Prior to revisiting this game recently, I actually purchased Castlevania III: Dracula’s Curse on the 3DS Virtual Console and beat it there. So it hasn’t been a long time since I last played this game. Yet, I was quite excited at the thought of playing this game again.
Let’s talk about the game today!
Castlevania III: Dracula’s Curse is an action platformer that was developed and published by Konami for the Nintendo Entertainment System. This time around, the quest of killing Dracula falls on Trevor Belmont’s shoulders. What makes the third game unique is the introduction of additional playable characters and branching paths. This game has a high replay value, as each character has a different style of play, different endings, and even different stages.
Similar to other action platformer games, you’ve got a health meter in this game as well as a number of lives. You lose a life when your health is completely depleted or if you fall into a pit or become victim to instant death traps like spikes. Meat power ups can replenish your health, but these are rare and only found hidden in destructible wall sections.
You start the game with three lives. You can earn more whenever you hit specific score thresholds or through extra life power ups which are also very rare. Thankfully, the game offers unlimited continues and even has a Password system that will let you “save” your progress. Continuing from a password will also start you off with three lives.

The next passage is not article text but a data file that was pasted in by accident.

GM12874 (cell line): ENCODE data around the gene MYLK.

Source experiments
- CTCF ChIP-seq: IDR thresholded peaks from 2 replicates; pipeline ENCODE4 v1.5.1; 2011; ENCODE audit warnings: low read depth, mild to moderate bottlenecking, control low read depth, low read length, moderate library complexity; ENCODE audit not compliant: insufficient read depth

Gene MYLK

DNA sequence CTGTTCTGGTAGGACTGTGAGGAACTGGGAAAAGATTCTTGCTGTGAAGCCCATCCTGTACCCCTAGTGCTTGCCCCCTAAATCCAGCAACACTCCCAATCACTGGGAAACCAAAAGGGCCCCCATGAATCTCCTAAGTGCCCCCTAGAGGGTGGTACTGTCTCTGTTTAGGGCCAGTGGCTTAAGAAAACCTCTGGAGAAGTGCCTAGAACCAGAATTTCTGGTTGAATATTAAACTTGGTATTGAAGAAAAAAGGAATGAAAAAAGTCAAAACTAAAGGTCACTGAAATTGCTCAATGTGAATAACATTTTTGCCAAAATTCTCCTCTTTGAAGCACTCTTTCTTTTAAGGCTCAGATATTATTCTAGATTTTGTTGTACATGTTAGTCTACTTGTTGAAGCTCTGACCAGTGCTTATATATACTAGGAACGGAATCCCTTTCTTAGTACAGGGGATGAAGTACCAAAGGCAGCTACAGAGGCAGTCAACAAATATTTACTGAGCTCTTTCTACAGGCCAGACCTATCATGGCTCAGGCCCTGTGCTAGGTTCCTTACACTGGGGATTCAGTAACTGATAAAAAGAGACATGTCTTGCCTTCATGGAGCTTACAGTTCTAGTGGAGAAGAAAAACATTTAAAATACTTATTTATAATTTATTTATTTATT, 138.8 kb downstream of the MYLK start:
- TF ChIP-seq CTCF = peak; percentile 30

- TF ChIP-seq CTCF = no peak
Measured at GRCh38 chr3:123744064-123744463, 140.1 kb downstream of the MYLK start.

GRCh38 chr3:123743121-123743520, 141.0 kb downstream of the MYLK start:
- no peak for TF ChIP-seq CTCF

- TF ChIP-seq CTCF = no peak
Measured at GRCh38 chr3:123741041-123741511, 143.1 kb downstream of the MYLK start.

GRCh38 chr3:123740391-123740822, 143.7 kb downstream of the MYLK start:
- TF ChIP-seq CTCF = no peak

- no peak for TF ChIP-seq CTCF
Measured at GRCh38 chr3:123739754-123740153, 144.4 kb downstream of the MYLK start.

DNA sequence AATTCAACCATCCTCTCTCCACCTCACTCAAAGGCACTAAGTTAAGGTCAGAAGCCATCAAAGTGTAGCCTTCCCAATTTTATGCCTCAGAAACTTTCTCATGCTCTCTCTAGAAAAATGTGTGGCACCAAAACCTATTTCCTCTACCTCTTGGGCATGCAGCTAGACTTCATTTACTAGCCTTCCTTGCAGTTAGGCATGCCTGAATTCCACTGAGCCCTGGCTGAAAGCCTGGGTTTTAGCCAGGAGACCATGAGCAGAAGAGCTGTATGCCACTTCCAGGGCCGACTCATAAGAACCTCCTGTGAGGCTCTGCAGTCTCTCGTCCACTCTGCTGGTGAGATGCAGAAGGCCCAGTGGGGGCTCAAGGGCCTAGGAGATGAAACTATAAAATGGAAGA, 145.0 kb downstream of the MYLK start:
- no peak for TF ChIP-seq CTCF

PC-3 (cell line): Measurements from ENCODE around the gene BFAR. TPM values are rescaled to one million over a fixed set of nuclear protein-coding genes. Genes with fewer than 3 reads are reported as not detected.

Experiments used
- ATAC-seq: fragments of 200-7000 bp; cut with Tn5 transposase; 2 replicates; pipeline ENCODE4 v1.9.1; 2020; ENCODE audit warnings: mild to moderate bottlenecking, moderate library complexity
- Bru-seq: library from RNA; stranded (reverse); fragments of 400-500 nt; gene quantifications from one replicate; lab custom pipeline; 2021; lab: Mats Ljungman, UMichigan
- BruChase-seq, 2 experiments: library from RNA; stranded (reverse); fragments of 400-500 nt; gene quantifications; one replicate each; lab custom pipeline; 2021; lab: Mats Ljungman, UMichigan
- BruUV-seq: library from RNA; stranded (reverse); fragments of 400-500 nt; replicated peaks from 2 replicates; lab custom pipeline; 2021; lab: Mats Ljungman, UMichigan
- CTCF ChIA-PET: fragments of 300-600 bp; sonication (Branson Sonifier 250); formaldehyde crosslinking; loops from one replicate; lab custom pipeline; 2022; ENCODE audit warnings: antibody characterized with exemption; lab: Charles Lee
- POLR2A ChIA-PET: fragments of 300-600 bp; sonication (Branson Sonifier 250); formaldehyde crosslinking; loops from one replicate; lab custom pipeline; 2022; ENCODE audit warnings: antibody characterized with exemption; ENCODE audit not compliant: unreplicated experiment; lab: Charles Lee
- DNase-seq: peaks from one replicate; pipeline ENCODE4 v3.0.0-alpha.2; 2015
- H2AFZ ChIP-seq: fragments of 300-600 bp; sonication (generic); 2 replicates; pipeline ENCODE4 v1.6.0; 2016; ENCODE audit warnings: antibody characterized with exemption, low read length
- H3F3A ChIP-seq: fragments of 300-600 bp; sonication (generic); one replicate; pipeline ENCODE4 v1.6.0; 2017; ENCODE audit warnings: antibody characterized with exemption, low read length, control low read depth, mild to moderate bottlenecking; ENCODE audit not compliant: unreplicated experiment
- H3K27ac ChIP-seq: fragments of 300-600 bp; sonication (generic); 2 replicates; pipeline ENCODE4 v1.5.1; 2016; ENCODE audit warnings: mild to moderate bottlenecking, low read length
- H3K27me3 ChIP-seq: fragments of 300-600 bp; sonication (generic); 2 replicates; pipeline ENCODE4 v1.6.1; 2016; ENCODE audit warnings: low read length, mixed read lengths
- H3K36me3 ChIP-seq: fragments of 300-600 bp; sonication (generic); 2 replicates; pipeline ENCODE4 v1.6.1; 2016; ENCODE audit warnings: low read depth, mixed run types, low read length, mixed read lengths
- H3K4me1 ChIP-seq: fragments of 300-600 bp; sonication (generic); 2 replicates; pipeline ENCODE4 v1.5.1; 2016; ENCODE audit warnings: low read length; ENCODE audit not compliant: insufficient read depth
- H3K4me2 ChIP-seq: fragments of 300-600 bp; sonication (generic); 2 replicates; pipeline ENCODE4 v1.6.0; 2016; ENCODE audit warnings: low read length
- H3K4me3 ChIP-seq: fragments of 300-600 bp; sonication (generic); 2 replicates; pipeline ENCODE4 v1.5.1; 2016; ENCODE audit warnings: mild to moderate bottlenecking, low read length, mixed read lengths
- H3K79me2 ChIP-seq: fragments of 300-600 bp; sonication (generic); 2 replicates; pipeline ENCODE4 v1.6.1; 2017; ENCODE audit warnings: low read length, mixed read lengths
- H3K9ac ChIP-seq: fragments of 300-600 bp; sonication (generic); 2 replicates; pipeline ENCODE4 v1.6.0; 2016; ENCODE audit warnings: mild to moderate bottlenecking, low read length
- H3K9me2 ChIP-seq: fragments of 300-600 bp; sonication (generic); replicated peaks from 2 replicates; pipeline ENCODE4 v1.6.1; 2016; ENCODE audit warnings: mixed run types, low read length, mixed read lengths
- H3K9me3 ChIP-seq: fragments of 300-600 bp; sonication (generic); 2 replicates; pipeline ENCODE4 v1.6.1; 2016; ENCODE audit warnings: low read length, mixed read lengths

Moves and Abilities
On the surface, Castlevania III: Dracula’s Curse plays so much like the first, I was tempted to just grab what I wrote for that game. Left and right on the D-Pad moves Trevor, and down makes him crouch. Up and down moves him on stairs. The A button is for jumping, and the B button will make him swing his whip.
The Belmont sub-weapons also make their return here, and they’re pretty much the same. Pressing Up and B will use your equipped sub-weapon. The Stopwatch freezes time for a few moments. The Knife is thrown straight forward. The Holy Water is thrown a short distance and creates a small explosion where it lands.
My favorite sub-weapon is the Cross, which functions like a boomerang. But after playing these games again, I can’t deny that the Axe is the best weapon simply because of how useful it is. You throw this upward in an arc, and it will eventually fall down. With proper spacing and timing, you can hit enemies above you or below you with the Axe.
Finally, aside from the Meat and extra life power ups, there are a few more that you can get in this game. Hearts fuel your sub-weapons. The Rosary kills all onscreen enemies. A pair of power ups that I can only describe as “II” and “III” will allow you to throw more than one of your current sub-weapons at a time.
Trevor and Friends